How to Recognize Asbestos in Home Paint

How to Recognize Asbestos in Home Paint

Prior to the 1980s, asbestos, the ideal construction material, was used in almost every residential, commercial, industrial and public building in the U.S. Its excellent thermal transfer properties made it suitable for use in thousands of products from floor tiles to fireproof adhesives. At that time, asbestos was commonly used as an ingredient in paints and could potentially be present in any home constructed in the 1970s or before.

Before discovering the hazardous effects of asbestos on people's health, using it in paint seemed like a revolutionary idea for the industry. This idea relied on the mineral's availability, which made it very cheap, as well as on its excellent properties. Asbestos is a lightweight, chemically stable, non-corrosive material which does not conduct electricity and increases the holding power of paint products.

Some types of paint in which asbestos was often included are:

  • Textured ceiling paints
  • Paint patching compounds
  • Joint compounds

When renovating an older house, homeowners need to know whether or not asbestos was used in the paint or building components. Asbestos detection should be performed to make sure that remodeling doesn't release harmful asbestos fibers into the air.

Asbestos Inspection Is Important Before Refurbishment and Demolition Projects

Asbestos spray coating was commonly used to insulate a roof and sometimes the sides of buildings between the 1940s and 1980s. It looks like a rough layer of either white or gray paint. For example, if you check the underside of your roof in your attic, you will see a layer that looks like it was sprayed on.

Manufacturers of texture paint containing asbestos include:

  • Kelly-Moore Paint Company
  • U. S. Gypsum Company
  • Bondex International, Inc.
  • Proko Industries Inc.
  • Sherwin-Williams Paint Company
  • W.R. Grace & Co

Because they are particularly friable and highly susceptible to damage either by impact or water, asbestos sprayed coatings are considered one of the most dangerous forms of asbestos-containing materials. Containing as much as 80 percent asbestos, asbestos sprayed coatings were manufactured using 3 asbestos fibers types: chrysotile, amosite, and crocidolite.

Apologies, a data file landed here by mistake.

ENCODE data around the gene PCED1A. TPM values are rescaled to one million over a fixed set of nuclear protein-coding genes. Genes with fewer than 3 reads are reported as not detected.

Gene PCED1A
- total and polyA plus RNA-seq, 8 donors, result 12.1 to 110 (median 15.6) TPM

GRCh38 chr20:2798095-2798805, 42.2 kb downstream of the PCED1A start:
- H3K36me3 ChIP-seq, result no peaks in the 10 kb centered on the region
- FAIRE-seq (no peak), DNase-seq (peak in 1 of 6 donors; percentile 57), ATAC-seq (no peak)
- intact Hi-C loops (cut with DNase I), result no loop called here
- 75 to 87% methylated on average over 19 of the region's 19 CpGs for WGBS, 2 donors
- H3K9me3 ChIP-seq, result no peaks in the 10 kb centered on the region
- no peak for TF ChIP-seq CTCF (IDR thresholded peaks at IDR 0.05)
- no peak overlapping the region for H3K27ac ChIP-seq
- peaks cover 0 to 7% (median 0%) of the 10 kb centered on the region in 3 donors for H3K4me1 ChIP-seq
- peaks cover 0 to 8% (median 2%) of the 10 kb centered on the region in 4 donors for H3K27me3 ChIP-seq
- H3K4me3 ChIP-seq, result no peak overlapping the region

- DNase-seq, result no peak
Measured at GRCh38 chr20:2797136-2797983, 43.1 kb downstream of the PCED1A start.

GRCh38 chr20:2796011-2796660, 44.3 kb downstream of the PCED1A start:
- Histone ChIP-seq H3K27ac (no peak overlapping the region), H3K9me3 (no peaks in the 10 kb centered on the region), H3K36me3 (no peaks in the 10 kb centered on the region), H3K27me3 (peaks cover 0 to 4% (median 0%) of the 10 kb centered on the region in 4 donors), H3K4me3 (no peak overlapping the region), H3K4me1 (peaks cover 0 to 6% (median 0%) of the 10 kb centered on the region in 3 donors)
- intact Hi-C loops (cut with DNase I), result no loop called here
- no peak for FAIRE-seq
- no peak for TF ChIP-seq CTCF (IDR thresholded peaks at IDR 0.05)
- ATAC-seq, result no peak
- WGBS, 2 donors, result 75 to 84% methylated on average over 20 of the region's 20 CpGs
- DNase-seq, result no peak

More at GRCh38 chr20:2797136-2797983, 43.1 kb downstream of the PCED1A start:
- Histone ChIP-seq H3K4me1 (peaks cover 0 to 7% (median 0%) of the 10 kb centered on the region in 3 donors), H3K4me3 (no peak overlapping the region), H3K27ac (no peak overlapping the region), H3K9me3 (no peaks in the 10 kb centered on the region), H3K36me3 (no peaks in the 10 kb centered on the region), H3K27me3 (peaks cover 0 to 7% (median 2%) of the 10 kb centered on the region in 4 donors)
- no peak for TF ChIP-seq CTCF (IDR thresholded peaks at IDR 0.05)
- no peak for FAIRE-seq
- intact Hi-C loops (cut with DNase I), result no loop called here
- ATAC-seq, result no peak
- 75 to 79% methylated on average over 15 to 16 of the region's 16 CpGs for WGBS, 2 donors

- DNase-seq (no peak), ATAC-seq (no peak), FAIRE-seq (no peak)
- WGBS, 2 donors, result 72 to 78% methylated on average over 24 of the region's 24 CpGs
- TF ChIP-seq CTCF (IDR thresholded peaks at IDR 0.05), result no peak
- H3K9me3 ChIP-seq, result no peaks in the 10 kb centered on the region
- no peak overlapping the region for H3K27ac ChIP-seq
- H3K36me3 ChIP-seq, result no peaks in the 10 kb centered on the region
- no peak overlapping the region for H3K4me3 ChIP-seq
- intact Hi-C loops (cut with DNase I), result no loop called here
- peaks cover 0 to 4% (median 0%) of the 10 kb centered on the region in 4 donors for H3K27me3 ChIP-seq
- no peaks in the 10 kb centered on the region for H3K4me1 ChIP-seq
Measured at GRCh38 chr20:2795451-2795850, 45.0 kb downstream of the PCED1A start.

Asbestos-containing texture material was produced and used as a surfacing material on walls and ceilings and finished with paint coatings. Asbestos filler was commonly found in many paints throughout the twentieth century and used to add dimension to walls and ceilings. It has become a desirable filler to also add flame resistance to structures. Additionally, manufacturers observed that asbestos materials allowed liquid paint to flow well and stay stable in hot and cold environments. Asbestos additives have also been developed in order to enhance the color of the paint.

Read our Asbestos Identification page to find out where asbestos may be located in your home. If you are unsure whether asbestos is present in your home, an asbestos survey is recommended.

When Damaged, the Risk of Fibers Becoming Airborne Is Considerable

Asbestos-containing paint doesn't pose a danger when it goes undisturbed, but when the paint starts breaking down and flaking, the microscopic asbestos particles become airborne being easily inhaled or ingested without even being aware of it.

Understanding the basics about asbestos and its health risks is key to avoiding contact and protecting yourself against unwanted asbestos contamination. Careful remediation and transport must be performed when handling the dangerous substance and ensuring you have sufficient protection is an absolute must.

Why Should I Test Products in My Home for Asbestos?

It is often impossible to tell whether asbestos is embedded in a material, as the fibers are too small to be observed with the naked eye. Exposure to asbestos is responsible for serious respiratory conditions, so thorough testing is required to ensure your home is asbestos-free.